Europe’s COVID lockdowns are bad news for Seychelles’ tourism, official warns
Lockdowns in Seychelles’ main tourism markets are expected to result in major negative consequences for the country’s economy, said a top government official on Friday.
The governor of the Central Bank of Seychelles (CBS), Caroline Abel, told a press conference that new restrictions being imposed in some of the island nation’s main tourism markets such as France, Germany and the UK due to the COVID-19 pandemic will harm the island nation’s tourism sector a second time.
“As a result of that, we might see a decline in the number of visitors in months to come. Therefore we are saying that the economy remains extremely fragile and it is important that the behaviour across the economy is changed so that we maximise the resources available to us,” said Abel.
Since the start of the COVID-19 pandemic, the Seychelles’ economy which depends largely on tourism has been hard-hit amid a global travel downturn, although the island nation has seen no deaths from the virus. Seychelles has recorded 155 COVID-19 cases, out of which four are still active and 151 have recovered.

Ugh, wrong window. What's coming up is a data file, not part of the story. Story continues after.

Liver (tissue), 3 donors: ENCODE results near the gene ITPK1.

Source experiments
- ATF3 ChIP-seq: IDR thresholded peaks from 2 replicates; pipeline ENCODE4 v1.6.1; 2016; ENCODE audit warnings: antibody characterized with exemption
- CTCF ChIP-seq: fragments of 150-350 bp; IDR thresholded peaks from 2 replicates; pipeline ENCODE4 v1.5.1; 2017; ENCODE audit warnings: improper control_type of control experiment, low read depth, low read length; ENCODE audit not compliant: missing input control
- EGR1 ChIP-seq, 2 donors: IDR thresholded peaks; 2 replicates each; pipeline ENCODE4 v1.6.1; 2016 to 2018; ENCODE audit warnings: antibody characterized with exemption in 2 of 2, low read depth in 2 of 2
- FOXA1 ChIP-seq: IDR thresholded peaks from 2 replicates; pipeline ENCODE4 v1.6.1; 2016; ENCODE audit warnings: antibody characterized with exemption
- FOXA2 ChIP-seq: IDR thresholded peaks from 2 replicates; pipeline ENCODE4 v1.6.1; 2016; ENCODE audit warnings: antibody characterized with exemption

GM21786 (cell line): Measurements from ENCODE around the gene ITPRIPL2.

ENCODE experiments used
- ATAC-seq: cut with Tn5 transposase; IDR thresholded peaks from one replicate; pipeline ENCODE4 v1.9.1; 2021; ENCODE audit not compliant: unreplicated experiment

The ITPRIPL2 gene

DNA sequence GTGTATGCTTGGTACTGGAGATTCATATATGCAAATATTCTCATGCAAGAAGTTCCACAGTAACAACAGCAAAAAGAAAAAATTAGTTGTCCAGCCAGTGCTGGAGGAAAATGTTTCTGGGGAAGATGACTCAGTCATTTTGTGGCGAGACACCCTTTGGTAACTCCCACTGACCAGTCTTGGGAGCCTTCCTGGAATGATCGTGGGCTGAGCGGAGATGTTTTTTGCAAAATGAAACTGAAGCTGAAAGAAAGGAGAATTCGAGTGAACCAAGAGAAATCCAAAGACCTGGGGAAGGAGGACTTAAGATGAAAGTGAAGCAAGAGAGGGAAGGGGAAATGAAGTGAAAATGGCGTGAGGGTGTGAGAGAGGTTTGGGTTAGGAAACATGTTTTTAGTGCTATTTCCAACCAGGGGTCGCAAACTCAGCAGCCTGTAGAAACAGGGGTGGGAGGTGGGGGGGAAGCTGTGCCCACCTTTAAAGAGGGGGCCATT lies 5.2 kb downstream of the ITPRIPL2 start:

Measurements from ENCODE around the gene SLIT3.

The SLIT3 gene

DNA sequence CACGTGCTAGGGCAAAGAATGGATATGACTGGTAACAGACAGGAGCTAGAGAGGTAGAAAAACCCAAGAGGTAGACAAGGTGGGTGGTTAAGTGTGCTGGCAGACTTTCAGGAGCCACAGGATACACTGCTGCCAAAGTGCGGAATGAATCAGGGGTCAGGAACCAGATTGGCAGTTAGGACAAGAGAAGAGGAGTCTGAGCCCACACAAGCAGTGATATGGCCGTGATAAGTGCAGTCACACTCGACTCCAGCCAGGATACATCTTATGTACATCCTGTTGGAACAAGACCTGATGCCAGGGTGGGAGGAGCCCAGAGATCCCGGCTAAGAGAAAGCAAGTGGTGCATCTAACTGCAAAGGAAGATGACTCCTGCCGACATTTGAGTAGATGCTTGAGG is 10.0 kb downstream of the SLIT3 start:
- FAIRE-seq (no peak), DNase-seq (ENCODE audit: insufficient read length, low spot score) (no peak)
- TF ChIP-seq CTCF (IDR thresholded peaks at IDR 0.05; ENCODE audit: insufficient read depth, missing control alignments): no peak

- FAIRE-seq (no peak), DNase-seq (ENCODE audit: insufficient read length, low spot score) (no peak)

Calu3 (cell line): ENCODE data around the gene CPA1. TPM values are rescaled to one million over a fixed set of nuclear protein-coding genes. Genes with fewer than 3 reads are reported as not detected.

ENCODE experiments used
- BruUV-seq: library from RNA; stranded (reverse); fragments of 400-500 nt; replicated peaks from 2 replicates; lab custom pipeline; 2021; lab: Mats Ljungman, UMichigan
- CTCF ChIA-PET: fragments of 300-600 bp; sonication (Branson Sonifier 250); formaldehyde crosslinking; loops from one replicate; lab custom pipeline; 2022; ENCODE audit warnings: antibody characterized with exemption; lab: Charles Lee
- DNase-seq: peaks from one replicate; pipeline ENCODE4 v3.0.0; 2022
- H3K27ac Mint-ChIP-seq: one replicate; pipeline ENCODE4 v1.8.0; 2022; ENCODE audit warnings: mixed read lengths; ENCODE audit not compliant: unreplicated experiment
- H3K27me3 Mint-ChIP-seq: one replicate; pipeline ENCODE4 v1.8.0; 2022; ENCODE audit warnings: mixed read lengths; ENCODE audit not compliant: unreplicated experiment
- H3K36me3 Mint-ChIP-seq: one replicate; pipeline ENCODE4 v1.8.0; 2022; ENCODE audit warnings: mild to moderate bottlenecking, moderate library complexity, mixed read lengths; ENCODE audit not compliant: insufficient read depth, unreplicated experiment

After it closed its airport to commercial international flights in late March due to the outbreak, Seychelles reopened to commercial passenger flights on August 1.
Abel said the country needs to align individual expectations and policy orientations for 2021 in light of the impact on revenue.
On the issue of foreign exchange in Seychelles, Abel said that demand remains high and the value of the rupee continues to slowly lose value against the dollar in large part due to the economic downturn.
As of Thursday, a US dollar cost about SCR19.86, and if the exchange rate keeps increasing it will cause a rise in the price of commodities, Abel said. A year ago $1 was worth about SCR13.5, meaning the currency has dropped in value over 50 percent versus the dollar.
Seychelles, an archipelago in the western Indian Ocean, has a reserve of $569 million, out of which $431 million can be spent. Calculations show that this reserve can sustain the country for almost 18 months.